Some education policy initiatives under the leadership of Tony Blair has been constructive, there are also worrying trends. What is worrying is that class inequalities in the UK have risen during the last fifty years. The way our education system is set up had a part to play. As the old adage goes, money be-gets money. And those born into economically disadvantaged backgrounds tend to get an impoverished education, which would determine their career paths and monetary success. And the education system in the UK has been an accomplice in this vicious cycle of class privilege, which plays itself out over and again.
“The findings come in a series of studies, for a charity called the Sutton Trust, by Jo Blanden of the London School of Economics, Stephen Machin of University College London and Paul Gregg of Bristol University. They found that, on average, a boy born to a well-to-do family in 1958 earned 17.5 per cent more than a boy born to a family on half the income of the rich boy’s parents. If the equivalent Mr and Mrs Moneybags produced a son in 1970, he would grow up to earn 25 per cent more than his contemporary from the wrong side of the tracks. In other words, far from decreasing, class advantage grew as the 20th century progressed.” (Cohen, 2005, p.31)
The late 1970s and early 1980s were an important period in this respect. It was during this time that Britain joined other major economies and kick-started the process of financial globalization. The internal dynamics of the British economy underwent a key change during this period, as London assumed its new role as a key European financial hub. While the GDP figures got bolstered and the per-capita incomes of the population rose consequently, the distribution of wealth was highly skewered. Some aspects of this metamorphosing was documented by famous novelist Martin Amis in his novel Money. (Archer, et. Al, 2003, p.1) Far from being a society that merits talent, the UK turned into an ever more polarized society. And the education system as well as education policies of both the Tories and the Labour parties during this time have only strengthened ruling class privilege. For example, whichever method statisticians employ to measure class, they inevitably come to the conclusion that the substantial university expansion since the 1980s has benefited the ruling class more than the working class. The gap between “the higher-education participation rates of the working and middle classes is now wider than ever. All the effort that new Labour has put into increasing the chances of the poor–all the Sure Start schemes and all Gordon Brown’s measures to redistribute wealth–have merely slowed the march of inequality.” (Cohen, 2005, p.31)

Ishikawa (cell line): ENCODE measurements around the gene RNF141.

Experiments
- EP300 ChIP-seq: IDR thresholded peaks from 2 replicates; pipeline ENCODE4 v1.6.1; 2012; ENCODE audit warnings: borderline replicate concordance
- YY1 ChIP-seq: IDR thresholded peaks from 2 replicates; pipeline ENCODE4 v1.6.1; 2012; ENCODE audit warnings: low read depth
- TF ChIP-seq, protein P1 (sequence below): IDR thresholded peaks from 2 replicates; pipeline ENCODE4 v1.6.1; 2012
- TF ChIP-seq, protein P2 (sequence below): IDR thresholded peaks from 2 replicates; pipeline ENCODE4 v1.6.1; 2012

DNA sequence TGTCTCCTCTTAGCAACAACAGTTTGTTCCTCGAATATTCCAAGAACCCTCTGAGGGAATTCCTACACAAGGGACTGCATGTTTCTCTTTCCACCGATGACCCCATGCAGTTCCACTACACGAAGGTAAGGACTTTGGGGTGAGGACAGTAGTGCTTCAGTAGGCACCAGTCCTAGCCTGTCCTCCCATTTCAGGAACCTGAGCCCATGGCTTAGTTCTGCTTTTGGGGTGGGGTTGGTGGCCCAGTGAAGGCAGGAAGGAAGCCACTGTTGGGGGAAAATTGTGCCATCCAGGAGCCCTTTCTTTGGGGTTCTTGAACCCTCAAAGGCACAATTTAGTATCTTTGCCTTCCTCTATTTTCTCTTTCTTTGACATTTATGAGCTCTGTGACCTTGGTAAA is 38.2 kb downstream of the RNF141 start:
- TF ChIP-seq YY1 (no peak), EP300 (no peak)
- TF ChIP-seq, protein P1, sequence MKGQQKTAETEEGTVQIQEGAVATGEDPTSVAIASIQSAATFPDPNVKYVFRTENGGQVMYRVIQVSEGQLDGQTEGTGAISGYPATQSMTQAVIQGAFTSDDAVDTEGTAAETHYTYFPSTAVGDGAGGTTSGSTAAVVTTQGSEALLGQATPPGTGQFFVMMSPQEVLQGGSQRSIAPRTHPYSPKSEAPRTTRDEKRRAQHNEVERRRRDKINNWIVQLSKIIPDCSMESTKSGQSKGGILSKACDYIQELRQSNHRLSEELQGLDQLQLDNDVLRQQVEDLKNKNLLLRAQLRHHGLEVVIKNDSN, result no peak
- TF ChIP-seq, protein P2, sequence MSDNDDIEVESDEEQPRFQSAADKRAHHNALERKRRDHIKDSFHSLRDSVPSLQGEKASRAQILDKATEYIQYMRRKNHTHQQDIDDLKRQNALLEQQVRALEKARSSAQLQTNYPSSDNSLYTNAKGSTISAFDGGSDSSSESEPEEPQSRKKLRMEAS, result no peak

The abolishing of grammar schools in the late 1970s and early 1980s was seen as exacerbating inequalities in opportunity for education as well as social mobility. Although there is some rationale behind this move, its results have been very disappointing. One could only conclude that Conservatives’ accusation that grammar schools helped in ‘entrenching privilege’ is quite ludicrous, for the opposite is the truth. Moreover, various governments in the past have tried to coerce universities into perpetrating inequality of opportunity. Comprehensive schools too have failed to deliver on the promise. (Suárez-Orozco, 2004, p.125) For example, after the abolition of grammar schools, comprehensive schools were touted by both the Tories and the Labour M.P.s with the belief that under a veneer of equality, it would actually strengthen class privilege.
“If you combine a comprehensive state system with a selective private system–as Britain and America do–you have the rich parents’ dream. If their children are bright, they go to a good private school. Competition for places is fierce, but limited by the parents’ ability to pay. If their children are clots, their wealth can still be decisive because they can afford to move into the catchment areas of the best comprehensives. Either way, money talks, and poor but talented children are confined to the worst schools. (Cohen, 2005, p.31)
When Tony Blair ran for Prime-Minister’s office in 1997, it was under a campaign that trumpeted the need and promise of education for all demographic groups. The common buzz phrases at the time were ‘Investment in learning’, ‘standards not structures’, ‘excellence at the top’, etc. While in nominal terms some of this promise has been kept, in real terms class privilege has continued to increase. His successor Gordon Brown made no significant changes to the policy framework and so too David Cameron. It seems that class privilege in Britain is to continue unchallenged for the foreseeable future at least. (Suárez-Orozco, 2004, p.125)